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Event Evidence Analysis
During the period August 19-28 there was a significant PM2.5 episode (~40 ug/m3) over the TN-GA-SC region. The chemical signature at Chattanooga, TN indicates that the episode was dominated by sulfate. In fact, the SO4levels at both locations were higher (15-20 ug/m3) than any other time in the 2002-2005 period. On the other hand, the SmokeBioMass levels during the episode were modest, in the range of about 10 ug/m3. As a consequence, the SmokeBioMass fraction was 27-32%, which is less than or equal to the seasonal average of 32%. Thus, the episode was driven by SO4 accumulation, rather than by exceptional SmokeBioMass levels.
Fire and Transport:
During the August 19-28 period major forest fires raged over Idaho, Montana and adjacent Canada in the Northwest. Multi-state-size smoke palls were transported from the NW source region toward the East. On August 22, for example, the SeaWifs-derived AOT shows a 1000 km size smoke pall over the Upper Midwest as it is drifting toward the East. Conceivably, this sizeable smoke plume could have an impact on the surface PM2.5. However, both the PM2.5 mass and the chemical composition of the TN-GA-SC region indicates that the western smoke impact on the surface PM in undetectably small. Throughout this period the eastern US experienced a prolonged anticyclonic stagnation. Furthermore, during much of this period this is well evidenced by the spiral counterclockwise back trajectories.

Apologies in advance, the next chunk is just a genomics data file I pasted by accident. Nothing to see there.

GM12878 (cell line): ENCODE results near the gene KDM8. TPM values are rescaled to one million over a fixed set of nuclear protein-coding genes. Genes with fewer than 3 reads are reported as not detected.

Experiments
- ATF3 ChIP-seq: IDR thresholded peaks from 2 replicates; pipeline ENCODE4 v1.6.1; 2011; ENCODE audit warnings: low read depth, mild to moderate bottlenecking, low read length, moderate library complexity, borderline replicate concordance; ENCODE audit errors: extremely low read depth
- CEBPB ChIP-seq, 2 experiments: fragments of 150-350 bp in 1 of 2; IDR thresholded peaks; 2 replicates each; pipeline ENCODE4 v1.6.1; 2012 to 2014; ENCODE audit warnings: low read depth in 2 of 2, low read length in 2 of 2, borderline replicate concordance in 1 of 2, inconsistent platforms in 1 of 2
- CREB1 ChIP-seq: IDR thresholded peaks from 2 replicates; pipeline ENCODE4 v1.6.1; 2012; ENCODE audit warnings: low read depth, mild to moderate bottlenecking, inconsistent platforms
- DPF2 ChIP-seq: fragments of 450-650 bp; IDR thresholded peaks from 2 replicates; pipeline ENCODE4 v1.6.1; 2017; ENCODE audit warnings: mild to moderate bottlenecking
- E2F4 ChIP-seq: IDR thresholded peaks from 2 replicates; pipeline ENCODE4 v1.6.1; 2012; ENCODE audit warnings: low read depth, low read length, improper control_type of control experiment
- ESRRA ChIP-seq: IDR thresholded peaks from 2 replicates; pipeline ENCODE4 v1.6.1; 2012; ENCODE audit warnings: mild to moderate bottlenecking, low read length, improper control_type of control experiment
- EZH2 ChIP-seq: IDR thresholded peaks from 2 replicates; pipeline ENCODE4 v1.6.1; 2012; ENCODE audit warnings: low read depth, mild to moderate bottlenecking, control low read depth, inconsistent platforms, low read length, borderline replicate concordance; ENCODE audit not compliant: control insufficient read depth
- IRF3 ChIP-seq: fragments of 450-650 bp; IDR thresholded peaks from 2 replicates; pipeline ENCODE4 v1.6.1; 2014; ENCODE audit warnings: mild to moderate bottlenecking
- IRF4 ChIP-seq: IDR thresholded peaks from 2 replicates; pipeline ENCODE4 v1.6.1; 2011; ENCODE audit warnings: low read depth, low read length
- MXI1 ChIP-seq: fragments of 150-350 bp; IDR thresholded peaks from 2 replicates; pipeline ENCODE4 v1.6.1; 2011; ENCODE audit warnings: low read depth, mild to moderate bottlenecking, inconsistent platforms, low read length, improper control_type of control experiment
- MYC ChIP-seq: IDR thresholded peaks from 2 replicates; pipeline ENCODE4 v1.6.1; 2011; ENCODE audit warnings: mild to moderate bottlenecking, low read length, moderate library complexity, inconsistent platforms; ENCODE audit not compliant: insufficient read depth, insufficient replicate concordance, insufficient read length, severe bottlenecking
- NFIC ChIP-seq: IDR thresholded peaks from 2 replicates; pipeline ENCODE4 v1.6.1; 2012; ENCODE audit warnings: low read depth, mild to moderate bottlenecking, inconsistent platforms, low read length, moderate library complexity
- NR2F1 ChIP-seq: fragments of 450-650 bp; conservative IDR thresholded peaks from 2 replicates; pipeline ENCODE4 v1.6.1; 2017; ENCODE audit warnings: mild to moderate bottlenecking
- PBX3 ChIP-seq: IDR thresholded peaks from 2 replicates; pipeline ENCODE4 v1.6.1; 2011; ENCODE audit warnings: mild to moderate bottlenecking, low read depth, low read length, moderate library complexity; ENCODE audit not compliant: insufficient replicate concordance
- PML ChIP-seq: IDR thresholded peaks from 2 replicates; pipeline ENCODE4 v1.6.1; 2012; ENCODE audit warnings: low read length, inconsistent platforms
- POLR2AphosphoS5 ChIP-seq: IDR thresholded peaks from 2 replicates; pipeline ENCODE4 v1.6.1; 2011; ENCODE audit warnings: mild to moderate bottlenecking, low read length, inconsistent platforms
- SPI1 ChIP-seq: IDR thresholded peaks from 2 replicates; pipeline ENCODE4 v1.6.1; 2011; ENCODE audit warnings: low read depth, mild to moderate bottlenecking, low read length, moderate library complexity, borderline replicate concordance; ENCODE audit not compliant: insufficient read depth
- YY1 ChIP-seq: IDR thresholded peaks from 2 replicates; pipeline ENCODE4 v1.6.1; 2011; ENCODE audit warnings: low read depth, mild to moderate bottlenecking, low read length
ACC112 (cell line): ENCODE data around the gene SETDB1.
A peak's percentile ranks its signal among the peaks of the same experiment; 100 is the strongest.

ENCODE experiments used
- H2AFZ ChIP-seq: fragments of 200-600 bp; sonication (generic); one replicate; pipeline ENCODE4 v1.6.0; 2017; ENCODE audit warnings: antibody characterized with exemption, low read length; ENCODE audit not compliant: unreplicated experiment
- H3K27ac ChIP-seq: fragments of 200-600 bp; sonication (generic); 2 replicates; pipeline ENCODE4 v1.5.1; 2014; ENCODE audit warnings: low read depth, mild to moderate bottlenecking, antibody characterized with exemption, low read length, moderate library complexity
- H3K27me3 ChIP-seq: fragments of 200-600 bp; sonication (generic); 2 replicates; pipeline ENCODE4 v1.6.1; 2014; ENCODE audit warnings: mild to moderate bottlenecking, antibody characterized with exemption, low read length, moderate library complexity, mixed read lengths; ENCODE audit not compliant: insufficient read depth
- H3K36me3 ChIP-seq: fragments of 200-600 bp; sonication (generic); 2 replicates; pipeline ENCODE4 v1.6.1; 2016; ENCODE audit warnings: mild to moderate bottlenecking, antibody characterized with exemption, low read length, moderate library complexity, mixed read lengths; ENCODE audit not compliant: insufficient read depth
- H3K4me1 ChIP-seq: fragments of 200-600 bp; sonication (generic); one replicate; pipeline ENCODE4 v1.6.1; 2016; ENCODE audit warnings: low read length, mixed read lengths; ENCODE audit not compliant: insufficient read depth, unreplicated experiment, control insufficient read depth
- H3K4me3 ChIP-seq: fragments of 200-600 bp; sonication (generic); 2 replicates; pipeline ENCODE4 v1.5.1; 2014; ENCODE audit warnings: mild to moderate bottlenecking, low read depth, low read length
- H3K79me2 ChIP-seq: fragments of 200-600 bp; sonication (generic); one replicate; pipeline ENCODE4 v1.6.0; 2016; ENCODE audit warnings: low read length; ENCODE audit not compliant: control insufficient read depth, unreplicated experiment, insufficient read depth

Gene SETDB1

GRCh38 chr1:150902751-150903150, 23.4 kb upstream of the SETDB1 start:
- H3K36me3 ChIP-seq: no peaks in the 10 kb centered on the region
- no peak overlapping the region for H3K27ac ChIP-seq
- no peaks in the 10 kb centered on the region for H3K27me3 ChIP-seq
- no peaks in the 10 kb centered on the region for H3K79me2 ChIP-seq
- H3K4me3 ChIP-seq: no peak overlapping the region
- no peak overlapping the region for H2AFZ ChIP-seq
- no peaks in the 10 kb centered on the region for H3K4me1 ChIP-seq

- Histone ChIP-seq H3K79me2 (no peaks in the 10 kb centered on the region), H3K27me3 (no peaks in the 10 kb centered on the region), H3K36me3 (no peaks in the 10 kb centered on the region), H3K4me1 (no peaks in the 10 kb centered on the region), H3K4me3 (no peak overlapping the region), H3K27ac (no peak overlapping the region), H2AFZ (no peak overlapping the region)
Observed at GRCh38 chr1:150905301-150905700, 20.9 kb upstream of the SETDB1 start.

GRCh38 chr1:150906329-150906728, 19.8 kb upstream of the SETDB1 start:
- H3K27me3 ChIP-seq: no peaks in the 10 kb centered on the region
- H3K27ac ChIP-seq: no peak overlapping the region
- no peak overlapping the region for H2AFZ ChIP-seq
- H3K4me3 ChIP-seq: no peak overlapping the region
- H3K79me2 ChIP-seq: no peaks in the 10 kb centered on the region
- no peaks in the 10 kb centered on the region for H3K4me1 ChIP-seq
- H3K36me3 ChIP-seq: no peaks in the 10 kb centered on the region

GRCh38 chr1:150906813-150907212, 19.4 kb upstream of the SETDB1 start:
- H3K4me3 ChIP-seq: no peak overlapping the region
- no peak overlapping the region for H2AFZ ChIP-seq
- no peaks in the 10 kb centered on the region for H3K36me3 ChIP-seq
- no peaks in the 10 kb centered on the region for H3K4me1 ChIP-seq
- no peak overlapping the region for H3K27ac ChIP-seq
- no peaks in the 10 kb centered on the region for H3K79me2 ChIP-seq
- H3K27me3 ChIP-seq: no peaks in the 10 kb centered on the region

During the period August 19-28 the PM2.5 mass concentration was high throughout much of the eastern US. During the chemical monitoring days, August 19, 22, 26 and 29 the spatial pattern of PM2.5 and sulfate were similar. This is consistent with the sulfate dominated speciation of PM2.5 mass.
On August 22, the combination of vertically integrated satellite AOT and surface-based PM2.5 mass concentration data indicate significantly different pattern. The intense smoke plume recorded in the satellite images over the Upper Midwest is not present in the surface PM2.5 data. In fact, the Upper Midwest on that day shows the lowest PM2.5 concentrations. This discrepancy leads to the inference that the Upper Midwest smoke pall was elevated and decoupled from the surface layer.
The time series at Chattanooga, TN and Greenville, SC indicate a major, persistent PM2.5 peak lasting about 10 days. This time series pattern is consistent with the PM accumulation during anticyclonic stagnation. During the peak of the episode at Chattanooga, TN, the SmokeBioMass was low (<4 ug/m3).
The period August 19-28 was a major stagnation period that caused PM2.5 accumulation, composed mostly of sulfate aerosols. During this period major forest fires in the Northwest US and adjacent Canada were emitting large smoke plumes that could be tracked during their transport toward the eastern US. However, there is no evidence that the western smoke has impacted the surface concentrations at Chattanooga, TN or Greenville, SC. The evidence suggests that the western smoke was transported in layers well elevated and decoupled from the surface. In fact, the SmokeBioMass fraction at Chattanooga, TN was below average throughout the episode.